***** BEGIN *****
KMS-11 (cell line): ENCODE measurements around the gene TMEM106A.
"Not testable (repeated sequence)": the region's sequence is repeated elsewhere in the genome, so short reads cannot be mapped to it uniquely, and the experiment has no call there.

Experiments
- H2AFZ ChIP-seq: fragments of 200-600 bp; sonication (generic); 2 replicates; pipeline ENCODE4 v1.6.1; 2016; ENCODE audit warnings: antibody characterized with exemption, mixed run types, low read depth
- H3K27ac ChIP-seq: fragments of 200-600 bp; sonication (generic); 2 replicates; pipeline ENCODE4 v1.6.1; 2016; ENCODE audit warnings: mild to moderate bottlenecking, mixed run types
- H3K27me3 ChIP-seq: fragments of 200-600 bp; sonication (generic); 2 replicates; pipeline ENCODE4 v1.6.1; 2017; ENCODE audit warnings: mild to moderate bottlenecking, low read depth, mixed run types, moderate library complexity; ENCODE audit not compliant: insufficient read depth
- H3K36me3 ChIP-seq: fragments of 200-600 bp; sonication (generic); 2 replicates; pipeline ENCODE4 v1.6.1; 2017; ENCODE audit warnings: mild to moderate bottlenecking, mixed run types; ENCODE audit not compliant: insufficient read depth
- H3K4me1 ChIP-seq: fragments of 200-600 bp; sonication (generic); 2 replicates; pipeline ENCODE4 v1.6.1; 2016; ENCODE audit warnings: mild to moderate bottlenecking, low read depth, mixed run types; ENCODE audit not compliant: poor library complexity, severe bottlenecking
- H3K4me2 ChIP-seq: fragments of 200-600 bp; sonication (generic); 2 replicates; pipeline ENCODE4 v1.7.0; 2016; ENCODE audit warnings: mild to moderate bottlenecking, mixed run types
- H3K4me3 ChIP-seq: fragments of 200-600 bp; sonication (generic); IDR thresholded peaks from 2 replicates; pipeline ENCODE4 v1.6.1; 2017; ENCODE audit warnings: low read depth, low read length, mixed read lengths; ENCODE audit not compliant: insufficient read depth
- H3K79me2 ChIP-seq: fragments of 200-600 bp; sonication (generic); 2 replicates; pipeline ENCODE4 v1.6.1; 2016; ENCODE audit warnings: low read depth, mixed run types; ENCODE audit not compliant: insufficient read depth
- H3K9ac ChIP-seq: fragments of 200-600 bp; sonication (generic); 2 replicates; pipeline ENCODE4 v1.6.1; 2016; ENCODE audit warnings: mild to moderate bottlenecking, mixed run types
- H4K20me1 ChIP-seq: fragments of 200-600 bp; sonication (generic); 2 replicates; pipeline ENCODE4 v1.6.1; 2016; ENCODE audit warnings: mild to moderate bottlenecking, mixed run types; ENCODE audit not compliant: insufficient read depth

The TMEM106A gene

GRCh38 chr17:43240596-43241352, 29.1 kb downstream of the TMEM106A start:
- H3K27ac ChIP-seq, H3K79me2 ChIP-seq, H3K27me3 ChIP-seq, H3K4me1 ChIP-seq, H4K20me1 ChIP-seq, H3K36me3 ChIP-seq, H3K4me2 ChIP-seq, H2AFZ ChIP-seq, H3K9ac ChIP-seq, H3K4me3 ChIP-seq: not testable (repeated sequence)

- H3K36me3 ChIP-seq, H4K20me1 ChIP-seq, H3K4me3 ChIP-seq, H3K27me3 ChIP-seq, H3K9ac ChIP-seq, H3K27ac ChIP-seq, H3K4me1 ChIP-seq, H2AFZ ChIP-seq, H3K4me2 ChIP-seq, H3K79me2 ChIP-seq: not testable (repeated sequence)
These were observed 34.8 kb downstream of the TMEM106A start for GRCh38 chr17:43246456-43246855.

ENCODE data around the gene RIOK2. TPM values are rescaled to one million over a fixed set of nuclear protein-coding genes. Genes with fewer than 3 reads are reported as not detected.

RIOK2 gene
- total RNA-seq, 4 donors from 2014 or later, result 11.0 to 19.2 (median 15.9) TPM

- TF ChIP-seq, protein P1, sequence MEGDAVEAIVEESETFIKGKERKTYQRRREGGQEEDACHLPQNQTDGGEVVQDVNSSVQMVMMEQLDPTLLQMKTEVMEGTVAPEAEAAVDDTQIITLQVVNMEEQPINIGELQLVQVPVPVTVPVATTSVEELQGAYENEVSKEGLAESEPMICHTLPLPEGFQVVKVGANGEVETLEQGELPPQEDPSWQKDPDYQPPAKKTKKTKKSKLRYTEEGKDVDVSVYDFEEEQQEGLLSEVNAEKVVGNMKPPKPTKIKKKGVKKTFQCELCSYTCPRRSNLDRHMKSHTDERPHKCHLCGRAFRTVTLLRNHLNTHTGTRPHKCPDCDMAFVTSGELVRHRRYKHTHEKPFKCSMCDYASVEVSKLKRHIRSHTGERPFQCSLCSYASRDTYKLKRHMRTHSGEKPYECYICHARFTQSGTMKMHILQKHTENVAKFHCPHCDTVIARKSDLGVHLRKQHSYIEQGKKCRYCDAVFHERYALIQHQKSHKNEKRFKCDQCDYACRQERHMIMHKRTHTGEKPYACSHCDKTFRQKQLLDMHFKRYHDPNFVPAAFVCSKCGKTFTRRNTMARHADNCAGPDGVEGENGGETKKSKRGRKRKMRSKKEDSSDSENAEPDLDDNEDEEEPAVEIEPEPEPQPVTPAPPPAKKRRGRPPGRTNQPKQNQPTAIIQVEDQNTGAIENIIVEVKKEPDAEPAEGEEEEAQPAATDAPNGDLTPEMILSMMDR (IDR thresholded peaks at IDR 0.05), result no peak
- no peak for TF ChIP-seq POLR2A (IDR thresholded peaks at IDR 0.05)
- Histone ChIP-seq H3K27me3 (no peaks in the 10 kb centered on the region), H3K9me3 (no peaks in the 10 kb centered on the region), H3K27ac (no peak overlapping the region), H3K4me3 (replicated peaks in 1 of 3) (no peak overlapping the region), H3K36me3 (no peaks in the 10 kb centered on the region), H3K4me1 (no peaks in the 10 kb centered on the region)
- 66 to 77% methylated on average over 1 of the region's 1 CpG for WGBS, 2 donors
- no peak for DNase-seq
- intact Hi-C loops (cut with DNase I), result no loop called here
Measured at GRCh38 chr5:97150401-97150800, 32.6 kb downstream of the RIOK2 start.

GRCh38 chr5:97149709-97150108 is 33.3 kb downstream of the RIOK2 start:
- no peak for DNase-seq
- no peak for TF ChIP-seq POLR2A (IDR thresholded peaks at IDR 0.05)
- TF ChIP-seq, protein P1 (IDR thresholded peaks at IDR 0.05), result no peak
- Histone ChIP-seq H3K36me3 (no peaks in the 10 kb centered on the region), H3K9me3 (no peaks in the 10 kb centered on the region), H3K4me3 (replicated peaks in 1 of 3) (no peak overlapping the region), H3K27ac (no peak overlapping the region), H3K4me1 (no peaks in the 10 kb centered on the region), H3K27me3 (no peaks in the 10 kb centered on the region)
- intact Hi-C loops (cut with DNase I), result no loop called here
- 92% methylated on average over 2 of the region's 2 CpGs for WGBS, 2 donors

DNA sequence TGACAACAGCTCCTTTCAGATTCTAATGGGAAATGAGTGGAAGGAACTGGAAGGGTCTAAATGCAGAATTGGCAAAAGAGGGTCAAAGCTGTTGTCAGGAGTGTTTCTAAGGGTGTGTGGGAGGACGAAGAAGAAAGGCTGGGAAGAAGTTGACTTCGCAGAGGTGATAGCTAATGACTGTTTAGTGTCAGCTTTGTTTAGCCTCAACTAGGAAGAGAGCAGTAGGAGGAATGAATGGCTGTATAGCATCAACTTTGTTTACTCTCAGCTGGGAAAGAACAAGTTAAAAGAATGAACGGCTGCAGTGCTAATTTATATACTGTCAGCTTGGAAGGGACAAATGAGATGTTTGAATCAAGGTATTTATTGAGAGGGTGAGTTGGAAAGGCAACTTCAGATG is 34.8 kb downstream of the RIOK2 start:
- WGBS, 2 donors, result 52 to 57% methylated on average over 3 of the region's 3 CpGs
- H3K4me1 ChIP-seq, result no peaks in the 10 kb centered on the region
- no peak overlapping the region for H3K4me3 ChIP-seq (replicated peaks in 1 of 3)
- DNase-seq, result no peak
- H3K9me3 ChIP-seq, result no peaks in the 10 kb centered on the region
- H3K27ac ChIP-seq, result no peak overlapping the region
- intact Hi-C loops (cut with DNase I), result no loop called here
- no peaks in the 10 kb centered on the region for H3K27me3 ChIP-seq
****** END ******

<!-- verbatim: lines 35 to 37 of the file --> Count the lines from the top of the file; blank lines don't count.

- 92% methylated on average over 2 of the region's 2 CpGs for WGBS, 2 donors

DNA sequence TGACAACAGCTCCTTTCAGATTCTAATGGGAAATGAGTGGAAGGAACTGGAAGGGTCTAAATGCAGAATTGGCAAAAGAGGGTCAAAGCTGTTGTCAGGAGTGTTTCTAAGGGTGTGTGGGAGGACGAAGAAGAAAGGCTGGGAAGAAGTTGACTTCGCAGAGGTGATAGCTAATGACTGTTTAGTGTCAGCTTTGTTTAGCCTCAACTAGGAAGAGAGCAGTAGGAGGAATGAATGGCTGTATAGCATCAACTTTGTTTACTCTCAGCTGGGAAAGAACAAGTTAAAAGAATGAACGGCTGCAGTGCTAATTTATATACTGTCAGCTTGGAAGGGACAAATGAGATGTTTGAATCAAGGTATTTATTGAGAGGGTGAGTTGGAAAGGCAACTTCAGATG is 34.8 kb downstream of the RIOK2 start:
- WGBS, 2 donors, result 52 to 57% methylated on average over 3 of the region's 3 CpGs